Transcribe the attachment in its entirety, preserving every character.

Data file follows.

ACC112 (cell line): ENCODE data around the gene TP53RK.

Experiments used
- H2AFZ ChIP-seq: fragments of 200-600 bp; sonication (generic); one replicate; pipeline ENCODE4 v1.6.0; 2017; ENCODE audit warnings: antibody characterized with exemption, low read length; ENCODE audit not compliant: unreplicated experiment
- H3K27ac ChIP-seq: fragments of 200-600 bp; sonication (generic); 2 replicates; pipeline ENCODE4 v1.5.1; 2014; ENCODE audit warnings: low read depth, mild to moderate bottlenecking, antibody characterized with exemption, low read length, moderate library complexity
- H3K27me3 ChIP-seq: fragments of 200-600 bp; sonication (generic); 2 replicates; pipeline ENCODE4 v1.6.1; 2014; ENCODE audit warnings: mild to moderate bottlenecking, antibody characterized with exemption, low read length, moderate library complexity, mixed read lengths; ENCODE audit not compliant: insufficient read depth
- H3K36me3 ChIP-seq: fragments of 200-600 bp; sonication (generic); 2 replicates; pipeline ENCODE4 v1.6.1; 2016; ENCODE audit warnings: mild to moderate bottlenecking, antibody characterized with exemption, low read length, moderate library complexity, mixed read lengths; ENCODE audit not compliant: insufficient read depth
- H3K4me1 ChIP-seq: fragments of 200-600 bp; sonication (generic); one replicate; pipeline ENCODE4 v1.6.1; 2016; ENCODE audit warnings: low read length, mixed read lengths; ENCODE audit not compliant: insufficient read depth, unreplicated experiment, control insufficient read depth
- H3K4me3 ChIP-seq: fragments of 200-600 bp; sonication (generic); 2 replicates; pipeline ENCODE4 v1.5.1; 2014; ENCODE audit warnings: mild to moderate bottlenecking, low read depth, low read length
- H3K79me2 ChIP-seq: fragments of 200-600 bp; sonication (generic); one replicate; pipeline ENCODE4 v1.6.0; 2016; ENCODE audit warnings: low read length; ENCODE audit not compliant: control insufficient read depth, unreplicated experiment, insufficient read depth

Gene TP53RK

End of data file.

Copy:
ACC112 (cell line): ENCODE data around the gene TP53RK.

Experiments used
- H2AFZ ChIP-seq: fragments of 200-600 bp; sonication (generic); one replicate; pipeline ENCODE4 v1.6.0; 2017; ENCODE audit warnings: antibody characterized with exemption, low read length; ENCODE audit not compliant: unreplicated experiment
- H3K27ac ChIP-seq: fragments of 200-600 bp; sonication (generic); 2 replicates; pipeline ENCODE4 v1.5.1; 2014; ENCODE audit warnings: low read depth, mild to moderate bottlenecking, antibody characterized with exemption, low read length, moderate library complexity
- H3K27me3 ChIP-seq: fragments of 200-600 bp; sonication (generic); 2 replicates; pipeline ENCODE4 v1.6.1; 2014; ENCODE audit warnings: mild to moderate bottlenecking, antibody characterized with exemption, low read length, moderate library complexity, mixed read lengths; ENCODE audit not compliant: insufficient read depth
- H3K36me3 ChIP-seq: fragments of 200-600 bp; sonication (generic); 2 replicates; pipeline ENCODE4 v1.6.1; 2016; ENCODE audit warnings: mild to moderate bottlenecking, antibody characterized with exemption, low read length, moderate library complexity, mixed read lengths; ENCODE audit not compliant: insufficient read depth
- H3K4me1 ChIP-seq: fragments of 200-600 bp; sonication (generic); one replicate; pipeline ENCODE4 v1.6.1; 2016; ENCODE audit warnings: low read length, mixed read lengths; ENCODE audit not compliant: insufficient read depth, unreplicated experiment, control insufficient read depth
- H3K4me3 ChIP-seq: fragments of 200-600 bp; sonication (generic); 2 replicates; pipeline ENCODE4 v1.5.1; 2014; ENCODE audit warnings: mild to moderate bottlenecking, low read depth, low read length
- H3K79me2 ChIP-seq: fragments of 200-600 bp; sonication (generic); one replicate; pipeline ENCODE4 v1.6.0; 2016; ENCODE audit warnings: low read length; ENCODE audit not compliant: control insufficient read depth, unreplicated experiment, insufficient read depth

Gene TP53RK